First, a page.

Swaying on her delicate earlobes were silver earrings
Which cast silver rays of light on the white tenderness of her neck.
If you saw the cute roundness of baby camel poop,
Then you probably can understand the earring design in its shape.
It is widely assumed that nomads were neither aesthetically developed nor literate. I disagree with that position. When I read Jangar, I heard nomadic voices of heroic humans, horses, birds, half-human giants, and semi-gods. I found my comfort in nomadic shelters: impeccably white tents and marvelous summer and winter residence-palaces. I visited nomadic cities, bazaars and public plazas for meetings and festivals, glass towers in the shape of eagles for elite women, suburbs for working people and servants. I travelled through the roads with planted poplar trees that connected seventy khanates of the Bumba union. Clearly the social worlds of nomads were very different from what is generally known about them.
What were some of the challenges of translating this work?
Russian propaganda presents quite a challenge to this work. What we know about the vast territories and populations across the Eurasian steppe road, from the wall of Beijing to the wall of Berlin, is in the hands of the Russian government. Our knowledge about existing polities is scarce, and our knowledge about destroyed nomadic polities is even more threatened.
There is a link between literature and political freedom. It is not surprising that the Oirad-Kalmyk aesthetics of literary creation are seen as a direct threat to Russian state building. First, Muscovites and later Soviet and post-Soviet authorities worked hard to spread propaganda that Eurasian nomads are illiterate and do not have their own sovereign polities and literature.
However, archeological and literary evidence challenges this propaganda. Since the nomadic perspective is understudied for these political reasons, there is a demand to begin with the foundational basics – identifying and translating indigenous sources into English and making them available to a wider readership. When literature escapes the regime and is shown to the world, it is harder for the Russian authority to suppress the voices of freedom and humanity.
How would you describe the style of the epic?
Jangar is a meditative imagination. As in dreams, there is not a strong sense of time. In the absence of time, movement is captured in relation to memorable events, such as a compelling call for a heroic act.
In reading Jangar, our mind merges with a hero, who is a moving point in space; they become a hero while navigating the Eurasian steppe road. Along this road, which stretches between the Mingi (Caucasus) and the Ganga (Ganges), the epic pinpoints the Altai Mountains as the original homeland of the Oirad-Kalmyks.
The basis of Jangar’s creation is the unification of individual heroic songs. In every song, a hero lives through their individual cycle; a hero begins and ends their heroic adventure in Altai, in the Bumba banquet hall with drinking, feasting, and merry-making. Every song evolves around a central axis, the Bumba union of khanates and their united identity.
This cyclization reflects the Kalmyk collective processes in which Bumba is a symbol of the nomadic polity in its ideal form. In the time of destruction, Jangar offers a meditative imagination, helping to transform a world of suffering into a world of peace and joy. In the time of social change, Jangar offers a way to imagine how to achieve a heroic self and build a united heroic being.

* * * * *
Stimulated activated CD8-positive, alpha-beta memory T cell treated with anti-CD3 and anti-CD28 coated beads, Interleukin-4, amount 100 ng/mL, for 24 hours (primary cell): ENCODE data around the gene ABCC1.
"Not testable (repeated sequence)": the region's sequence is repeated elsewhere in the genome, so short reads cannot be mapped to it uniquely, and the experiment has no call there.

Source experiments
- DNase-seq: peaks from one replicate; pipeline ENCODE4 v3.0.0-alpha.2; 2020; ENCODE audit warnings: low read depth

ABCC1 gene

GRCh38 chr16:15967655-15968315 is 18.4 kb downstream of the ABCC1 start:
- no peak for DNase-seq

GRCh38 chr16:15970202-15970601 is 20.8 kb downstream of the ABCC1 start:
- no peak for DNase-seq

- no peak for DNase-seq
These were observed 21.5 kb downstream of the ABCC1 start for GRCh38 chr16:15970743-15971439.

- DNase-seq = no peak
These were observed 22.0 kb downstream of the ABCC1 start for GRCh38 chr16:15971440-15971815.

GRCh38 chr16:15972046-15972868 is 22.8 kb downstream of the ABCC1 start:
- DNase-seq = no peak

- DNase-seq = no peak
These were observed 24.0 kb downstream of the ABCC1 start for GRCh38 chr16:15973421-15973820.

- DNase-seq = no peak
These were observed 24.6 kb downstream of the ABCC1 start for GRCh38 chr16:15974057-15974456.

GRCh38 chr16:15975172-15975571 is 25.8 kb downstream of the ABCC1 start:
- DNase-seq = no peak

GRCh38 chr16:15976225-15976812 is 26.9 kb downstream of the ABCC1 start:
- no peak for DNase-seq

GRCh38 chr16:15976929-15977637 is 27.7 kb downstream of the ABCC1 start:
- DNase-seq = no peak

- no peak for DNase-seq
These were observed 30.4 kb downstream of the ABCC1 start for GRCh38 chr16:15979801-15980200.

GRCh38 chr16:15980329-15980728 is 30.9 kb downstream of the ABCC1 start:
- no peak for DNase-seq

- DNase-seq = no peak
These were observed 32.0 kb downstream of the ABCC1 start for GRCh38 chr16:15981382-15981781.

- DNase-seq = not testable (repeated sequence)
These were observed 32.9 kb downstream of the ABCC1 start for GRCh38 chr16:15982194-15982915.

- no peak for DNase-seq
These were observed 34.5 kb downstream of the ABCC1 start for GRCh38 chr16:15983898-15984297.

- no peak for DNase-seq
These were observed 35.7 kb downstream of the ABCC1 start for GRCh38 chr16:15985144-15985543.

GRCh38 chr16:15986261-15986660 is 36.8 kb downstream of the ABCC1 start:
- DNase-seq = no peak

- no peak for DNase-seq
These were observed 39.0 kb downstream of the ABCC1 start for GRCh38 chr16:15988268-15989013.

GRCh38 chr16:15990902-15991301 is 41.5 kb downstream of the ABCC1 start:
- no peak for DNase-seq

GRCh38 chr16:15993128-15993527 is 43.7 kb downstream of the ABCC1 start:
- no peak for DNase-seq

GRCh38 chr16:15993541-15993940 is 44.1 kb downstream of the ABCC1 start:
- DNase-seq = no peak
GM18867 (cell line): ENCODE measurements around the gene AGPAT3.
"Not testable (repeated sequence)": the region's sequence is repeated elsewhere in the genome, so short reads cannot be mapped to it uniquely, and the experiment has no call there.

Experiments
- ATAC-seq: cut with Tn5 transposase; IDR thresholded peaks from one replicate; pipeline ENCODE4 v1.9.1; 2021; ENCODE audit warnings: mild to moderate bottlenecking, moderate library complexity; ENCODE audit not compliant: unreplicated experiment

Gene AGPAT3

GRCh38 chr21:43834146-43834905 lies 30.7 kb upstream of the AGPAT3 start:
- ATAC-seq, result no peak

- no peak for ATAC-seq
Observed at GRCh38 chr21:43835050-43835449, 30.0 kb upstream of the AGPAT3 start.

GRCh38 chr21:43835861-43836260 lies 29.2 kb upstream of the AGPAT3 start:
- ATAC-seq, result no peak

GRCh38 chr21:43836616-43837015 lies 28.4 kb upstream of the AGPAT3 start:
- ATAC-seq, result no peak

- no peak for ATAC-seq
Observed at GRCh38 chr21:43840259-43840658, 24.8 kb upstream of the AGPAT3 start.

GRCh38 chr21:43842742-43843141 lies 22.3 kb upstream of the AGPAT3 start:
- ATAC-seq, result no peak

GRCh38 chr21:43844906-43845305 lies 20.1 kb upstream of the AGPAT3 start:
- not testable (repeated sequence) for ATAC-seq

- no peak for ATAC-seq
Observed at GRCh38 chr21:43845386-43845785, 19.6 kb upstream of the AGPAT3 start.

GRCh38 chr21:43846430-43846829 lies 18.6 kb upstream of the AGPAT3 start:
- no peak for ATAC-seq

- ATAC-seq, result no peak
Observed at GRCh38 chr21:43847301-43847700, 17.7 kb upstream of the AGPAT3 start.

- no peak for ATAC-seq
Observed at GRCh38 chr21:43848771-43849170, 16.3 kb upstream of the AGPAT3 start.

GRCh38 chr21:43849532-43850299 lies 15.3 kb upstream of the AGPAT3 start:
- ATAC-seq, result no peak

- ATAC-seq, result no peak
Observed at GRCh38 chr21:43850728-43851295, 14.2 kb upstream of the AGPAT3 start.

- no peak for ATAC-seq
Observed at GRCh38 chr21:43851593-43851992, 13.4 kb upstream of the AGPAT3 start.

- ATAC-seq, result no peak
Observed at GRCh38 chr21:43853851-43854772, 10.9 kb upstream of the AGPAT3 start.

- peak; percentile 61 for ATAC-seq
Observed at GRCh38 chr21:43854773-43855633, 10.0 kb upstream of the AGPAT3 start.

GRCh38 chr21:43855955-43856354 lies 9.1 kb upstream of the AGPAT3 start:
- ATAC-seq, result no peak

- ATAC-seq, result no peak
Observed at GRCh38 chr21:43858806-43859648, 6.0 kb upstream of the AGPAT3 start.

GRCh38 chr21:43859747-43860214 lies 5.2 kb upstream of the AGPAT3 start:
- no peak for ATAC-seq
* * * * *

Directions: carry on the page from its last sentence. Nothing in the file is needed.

What is one of your favorite scenes from the book?
Jangar is very much about feelings and sensibilities. My favorite feeling from the book is the sense of freedom of global travels, from east to west and back again. This archaic language allows us to become witnesses to the global movement along the Great Steppe Road. The quintessential elements of this exciting global flow of people were groundwater well (ulgen) stops, “tea and sleep” (chai-honna) stops, diners (khotan), soup kitchens (sholun) for monks and the poor, horse-exchange and postal stations (yam), watchtowers and storm shelters (bolzatin boro), golden and silver bridges over rivers, and jade gates marking the entrances and exits of khanates.
I was also delighted by the depictions of women in Jangar. In the epic, women are powerful agents of their own lives. If they want to be free, they fight for their right to be free. If they want to love, they fight for their right to love. Nothing and no one stand on their way. They crash every obstacle or die.
What do you hope readers will take away from the book?
Jangar was expressed by heart and memory. Treasures of nomadic art and literature were expressed in ways that made sense to nomadic cultures but are unexpected for a modern reader. For example, if you decide to live in a mobile home called ger, it makes more sense to leave wall paintings behind and bring exquisite carpet art, which you can roll out and find more value in its utility.
Similarly, if treasures of “literature” are not written with black ink on white paper, but express an exquisite aesthetic of creative narration, shouldn’t we celebrate it based on its brightness and not its format?
Today, the problem with our definition of literature is its focus on written works. It means we often throw out whatever is outside of that frame. Jangar is only one of many examples of what we have almost lost.